Secondhand Sorrow

My father called me “Secondhand Rose”.  He got the name from a Barbra Streisand song. As the fourth daughter, I never got new clothes.  It is one of a few pleasant memories  of my father:  Sitting with him over the St. Louis Post-Dispatch learning to read; his voice intoning the story of Mary and Joseph seeking a room and finding only a stable, just before we lit the Mary Candle and put out cookies for Santa; and his affectionate linking of me with his favorite singer.

I still like used clothing, and dishes, and trinkets.  I can merge those belongings with whatever I already have, like a new pair of shoes pushed on the shelf with the worn sandals and the dusty boots.  They suit me.  I know what to do with them.

But I have wandered aimlessly through this week as secondhand sorrow washed over me.

On Monday, one of my friends lost her son to suicide.  I only met him once.  She and I had talked about our sons — our pride in them; our fears; our hopes and dreams.  Because I know and care for her, I mourn the pain which drove him to this terrible choice.  I grieve for her.  I don’t know what to do with my feelings, though.  The only people who might understand have too grim a closeness to bother with me.

I can’t think of anything to do for her.  She had gone abroad and has not yet returned.  When she does, she will need space and time to learn to live in a world without him.  Nothing I can say or do will change the ice in her veins or the shard of glass driven into her soul.  She has a daughter and two grandsons.  But I have a son. I cannot imagine losing him and now my friend must endure the unthinkable.

Suffering stands as the singular and solitary state of each human.  My friend dwells in that empty chamber now, listening to the echo of her beloved boy’s fading voice.   She will carry this burden for eternity, even after she resumes the threads of her daily existence.  This sinister reality stays any thought of complaint, as the sun sets and the darkness settles on my tiny house.  I’m calling all angels to watch over my friend tonight.  She has greater need of them than I have ever known.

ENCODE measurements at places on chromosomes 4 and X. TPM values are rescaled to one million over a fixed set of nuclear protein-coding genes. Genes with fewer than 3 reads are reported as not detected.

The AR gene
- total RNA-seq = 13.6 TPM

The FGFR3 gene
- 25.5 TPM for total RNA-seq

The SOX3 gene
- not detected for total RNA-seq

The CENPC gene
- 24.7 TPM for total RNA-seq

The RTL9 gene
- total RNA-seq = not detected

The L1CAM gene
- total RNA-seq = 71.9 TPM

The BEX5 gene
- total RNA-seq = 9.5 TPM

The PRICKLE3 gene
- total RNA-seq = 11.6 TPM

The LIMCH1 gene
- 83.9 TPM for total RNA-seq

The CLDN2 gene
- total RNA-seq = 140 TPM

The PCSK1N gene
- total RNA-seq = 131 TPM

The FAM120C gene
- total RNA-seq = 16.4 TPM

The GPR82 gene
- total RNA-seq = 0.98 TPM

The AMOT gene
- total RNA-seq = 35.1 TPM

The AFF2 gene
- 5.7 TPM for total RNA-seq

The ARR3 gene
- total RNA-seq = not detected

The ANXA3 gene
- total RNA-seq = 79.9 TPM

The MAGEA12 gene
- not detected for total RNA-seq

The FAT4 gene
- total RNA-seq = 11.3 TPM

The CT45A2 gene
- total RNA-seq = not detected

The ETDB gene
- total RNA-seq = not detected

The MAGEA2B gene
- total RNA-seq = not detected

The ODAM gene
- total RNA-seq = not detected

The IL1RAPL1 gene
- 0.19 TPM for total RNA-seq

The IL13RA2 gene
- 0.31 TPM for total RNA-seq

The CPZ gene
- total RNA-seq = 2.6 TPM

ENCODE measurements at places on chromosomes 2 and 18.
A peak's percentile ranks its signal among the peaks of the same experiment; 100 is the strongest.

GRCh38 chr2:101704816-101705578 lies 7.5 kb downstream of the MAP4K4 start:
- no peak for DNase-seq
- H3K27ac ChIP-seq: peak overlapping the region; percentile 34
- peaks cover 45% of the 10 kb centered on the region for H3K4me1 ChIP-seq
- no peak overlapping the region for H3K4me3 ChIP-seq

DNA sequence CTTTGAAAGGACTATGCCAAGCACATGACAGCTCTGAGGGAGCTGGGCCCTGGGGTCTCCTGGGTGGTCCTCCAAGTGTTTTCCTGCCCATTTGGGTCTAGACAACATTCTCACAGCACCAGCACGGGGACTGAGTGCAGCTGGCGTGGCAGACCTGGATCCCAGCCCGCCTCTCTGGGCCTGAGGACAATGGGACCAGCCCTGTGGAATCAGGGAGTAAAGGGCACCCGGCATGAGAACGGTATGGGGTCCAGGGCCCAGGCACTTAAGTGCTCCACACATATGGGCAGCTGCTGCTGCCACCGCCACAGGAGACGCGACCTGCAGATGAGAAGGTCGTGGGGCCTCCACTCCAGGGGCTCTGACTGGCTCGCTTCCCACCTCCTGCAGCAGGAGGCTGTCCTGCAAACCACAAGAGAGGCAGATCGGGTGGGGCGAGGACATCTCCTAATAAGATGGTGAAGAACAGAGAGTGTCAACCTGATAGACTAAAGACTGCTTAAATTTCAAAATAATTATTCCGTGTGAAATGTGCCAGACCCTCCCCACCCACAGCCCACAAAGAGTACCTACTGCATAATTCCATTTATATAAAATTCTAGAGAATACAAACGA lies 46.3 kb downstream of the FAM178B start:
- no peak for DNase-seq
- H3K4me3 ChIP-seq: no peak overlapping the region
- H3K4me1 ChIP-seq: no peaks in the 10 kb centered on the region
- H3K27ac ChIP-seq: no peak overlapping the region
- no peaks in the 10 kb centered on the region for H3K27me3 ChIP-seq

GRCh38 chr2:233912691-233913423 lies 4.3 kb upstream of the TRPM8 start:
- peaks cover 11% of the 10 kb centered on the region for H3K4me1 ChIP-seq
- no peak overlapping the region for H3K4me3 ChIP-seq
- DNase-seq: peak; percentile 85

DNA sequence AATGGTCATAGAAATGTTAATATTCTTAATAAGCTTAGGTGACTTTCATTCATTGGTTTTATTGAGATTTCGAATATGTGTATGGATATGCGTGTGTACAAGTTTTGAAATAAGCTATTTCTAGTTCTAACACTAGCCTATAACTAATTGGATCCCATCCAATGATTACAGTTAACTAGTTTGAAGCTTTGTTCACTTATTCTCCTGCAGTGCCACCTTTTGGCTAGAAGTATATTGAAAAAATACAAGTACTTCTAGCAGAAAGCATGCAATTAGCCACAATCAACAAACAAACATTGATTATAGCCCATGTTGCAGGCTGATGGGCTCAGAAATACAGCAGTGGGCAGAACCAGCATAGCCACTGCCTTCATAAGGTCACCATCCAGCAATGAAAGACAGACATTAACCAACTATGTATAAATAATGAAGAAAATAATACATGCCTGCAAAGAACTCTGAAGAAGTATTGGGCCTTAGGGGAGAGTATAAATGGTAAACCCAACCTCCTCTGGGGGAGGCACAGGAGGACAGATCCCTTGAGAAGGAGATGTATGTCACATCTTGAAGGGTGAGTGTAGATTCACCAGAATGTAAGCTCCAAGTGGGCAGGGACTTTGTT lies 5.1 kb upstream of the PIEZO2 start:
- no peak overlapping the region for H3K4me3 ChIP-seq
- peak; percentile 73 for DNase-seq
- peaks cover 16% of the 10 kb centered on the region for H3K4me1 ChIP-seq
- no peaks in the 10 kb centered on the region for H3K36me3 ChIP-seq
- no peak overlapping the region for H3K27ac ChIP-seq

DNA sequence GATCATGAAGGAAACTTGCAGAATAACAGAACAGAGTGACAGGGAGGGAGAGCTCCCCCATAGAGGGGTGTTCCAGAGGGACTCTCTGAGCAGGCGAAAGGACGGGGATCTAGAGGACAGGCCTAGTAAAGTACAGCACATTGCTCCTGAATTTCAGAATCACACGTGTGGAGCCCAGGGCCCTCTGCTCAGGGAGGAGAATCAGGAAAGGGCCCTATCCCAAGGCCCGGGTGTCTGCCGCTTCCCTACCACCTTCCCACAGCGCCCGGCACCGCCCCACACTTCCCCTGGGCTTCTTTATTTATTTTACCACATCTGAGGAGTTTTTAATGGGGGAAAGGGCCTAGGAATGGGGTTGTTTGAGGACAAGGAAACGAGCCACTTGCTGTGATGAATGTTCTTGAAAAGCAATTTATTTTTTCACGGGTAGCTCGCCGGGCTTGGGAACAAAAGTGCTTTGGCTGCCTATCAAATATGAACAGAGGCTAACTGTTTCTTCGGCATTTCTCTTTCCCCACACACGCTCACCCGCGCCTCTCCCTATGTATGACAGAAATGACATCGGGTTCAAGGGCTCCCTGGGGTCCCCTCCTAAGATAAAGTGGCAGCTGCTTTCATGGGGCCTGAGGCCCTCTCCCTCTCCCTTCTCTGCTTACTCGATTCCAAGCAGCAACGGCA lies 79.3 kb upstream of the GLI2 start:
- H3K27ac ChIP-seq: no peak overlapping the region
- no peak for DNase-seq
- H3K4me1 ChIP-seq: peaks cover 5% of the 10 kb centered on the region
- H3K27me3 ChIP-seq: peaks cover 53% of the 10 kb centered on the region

It’s the second day of the sixty-eighth month of My Year Without Complaining.  Life continues.

By James Whitcomb Riley (1849–1916)

I CANNOT say and I will not say
That he is dead.—He is just away!

With a cheery smile, and a wave of the hand,
He has wandered into an unknown land,

And left us dreaming how very fair
It needs must be, since he lingers there.

And you—O you, who the wildest yearn
For the old-time step and the glad return,—

Think of him faring on, as dear
In the love of There as the love of Here;

And loyal still as he gave the blows
Of his warrior strength to his country’s foes.

Mild and gentle, as he was brave,
When the sweetest love of his life he gave

To simple things: where the violets grew
Pure as the eyes they were likened to.

The touches of his hands have strayed
As reverently as his lips have prayed;

When the little brown thrush that harshly chirred
Was dear to him as the mocking-bird;

And he pitied as much as a man in pain
A writhing honey-bee wet with rain.—

Think of him still as the same, I say:
He is not dead—he is just away!


The passage which I read at my brother Stephen Patrick’s funeral when his own pain claimed him, is, finally, all that I can think to offer to my friend as she mourns the loss of her own Steven:

From The Little Prince, by Antoine de Saint Exupery, Chapter 26: 

“And at night you will look up at the stars. Where I live everything is so small that I cannot show you where my star is to be found. It is better, like that. My star will just be one of the stars, for you. And so you will love to watch all the stars in the heavens . . . they will all be your friends. And, besides, I am going to make you a present . . .”

He laughed again.

“Ah, little prince, dear little prince! I love to hear that laughter!”

“That is my present. Just that. It will be as it was when we drank the water . . .”

“What are you trying to say?”

“All men have the stars,” he answered, “but they are not the same things for different people. For some, who are travelers, the stars are guides. For others they are no more than little lights in the sky. For others, who are scholars, they are problems. For my businessman they were wealth. But all these stars are silent. You–you alone–will have the stars as no one else has them–“

“What are you trying to say?”

“In one of the stars I shall be living. In one of them I shall be laughing. And so it will be as if all the stars were laughing, when you look at the sky at night . . . You–only you–will have stars that can laugh!”

And he laughed again.

“And when your sorrow is comforted (time soothes all sorrows) you will be content that you have known me. You will always be my friend. You will want to laugh with me. And you will sometimes open your window, so, for that pleasure . . . And your friends will be properly astonished to see you laughing as you look up at the sky! Then you will say to them, ‘Yes, the stars always make me laugh!’ And they will think you are crazy. It will be a very shabby trick that I shall have played on you . . .”

And he laughed again.

“It will be as if, in place of the stars, I had given you a great number of little bells that knew how to laugh . . .”

And he laughed again.


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